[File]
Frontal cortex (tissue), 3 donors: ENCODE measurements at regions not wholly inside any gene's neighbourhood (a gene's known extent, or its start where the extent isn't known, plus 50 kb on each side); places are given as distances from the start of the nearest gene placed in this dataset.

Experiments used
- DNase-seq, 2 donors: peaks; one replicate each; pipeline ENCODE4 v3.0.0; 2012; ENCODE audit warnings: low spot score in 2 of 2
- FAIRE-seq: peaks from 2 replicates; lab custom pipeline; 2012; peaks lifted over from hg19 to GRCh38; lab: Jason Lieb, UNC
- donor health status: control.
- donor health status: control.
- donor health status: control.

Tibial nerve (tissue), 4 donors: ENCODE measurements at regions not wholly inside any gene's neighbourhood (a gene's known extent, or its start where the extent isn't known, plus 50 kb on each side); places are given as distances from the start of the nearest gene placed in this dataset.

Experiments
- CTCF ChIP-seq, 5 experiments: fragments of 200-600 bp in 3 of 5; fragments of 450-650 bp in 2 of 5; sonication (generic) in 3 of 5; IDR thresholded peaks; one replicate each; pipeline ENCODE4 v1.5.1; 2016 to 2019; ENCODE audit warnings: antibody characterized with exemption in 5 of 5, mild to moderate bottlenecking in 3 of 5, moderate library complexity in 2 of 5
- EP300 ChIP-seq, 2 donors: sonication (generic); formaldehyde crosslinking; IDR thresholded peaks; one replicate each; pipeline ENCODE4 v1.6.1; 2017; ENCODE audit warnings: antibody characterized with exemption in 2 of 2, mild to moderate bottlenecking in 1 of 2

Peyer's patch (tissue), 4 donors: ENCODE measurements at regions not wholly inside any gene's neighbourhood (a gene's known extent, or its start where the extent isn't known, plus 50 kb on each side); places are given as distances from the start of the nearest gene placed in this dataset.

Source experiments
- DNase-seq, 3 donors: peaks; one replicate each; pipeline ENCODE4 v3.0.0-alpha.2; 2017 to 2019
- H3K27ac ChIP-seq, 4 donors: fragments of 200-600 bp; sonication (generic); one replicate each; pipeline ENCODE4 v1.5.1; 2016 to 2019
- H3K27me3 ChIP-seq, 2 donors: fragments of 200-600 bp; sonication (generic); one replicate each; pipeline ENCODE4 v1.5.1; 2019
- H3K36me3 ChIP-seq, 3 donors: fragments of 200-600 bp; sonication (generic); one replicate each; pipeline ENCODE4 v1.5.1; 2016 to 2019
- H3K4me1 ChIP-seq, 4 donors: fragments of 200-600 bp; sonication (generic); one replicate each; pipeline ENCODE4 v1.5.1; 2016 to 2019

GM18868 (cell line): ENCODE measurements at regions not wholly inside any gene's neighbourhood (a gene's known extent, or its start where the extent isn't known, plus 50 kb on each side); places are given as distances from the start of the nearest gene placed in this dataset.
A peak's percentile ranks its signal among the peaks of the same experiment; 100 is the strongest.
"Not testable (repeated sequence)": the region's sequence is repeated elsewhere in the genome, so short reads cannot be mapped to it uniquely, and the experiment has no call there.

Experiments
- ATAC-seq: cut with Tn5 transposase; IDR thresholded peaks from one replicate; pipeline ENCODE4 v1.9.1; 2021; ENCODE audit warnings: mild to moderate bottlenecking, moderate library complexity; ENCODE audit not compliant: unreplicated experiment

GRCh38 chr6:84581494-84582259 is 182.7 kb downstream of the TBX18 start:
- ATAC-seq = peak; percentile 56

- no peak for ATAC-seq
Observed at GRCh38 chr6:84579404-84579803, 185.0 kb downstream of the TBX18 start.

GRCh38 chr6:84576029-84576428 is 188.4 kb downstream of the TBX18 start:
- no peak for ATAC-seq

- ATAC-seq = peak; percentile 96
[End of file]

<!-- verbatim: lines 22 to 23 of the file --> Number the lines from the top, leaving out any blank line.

Experiments
- ATAC-seq: cut with Tn5 transposase; IDR thresholded peaks from one replicate; pipeline ENCODE4 v1.9.1; 2021; ENCODE audit warnings: mild to moderate bottlenecking, moderate library complexity; ENCODE audit not compliant: unreplicated experiment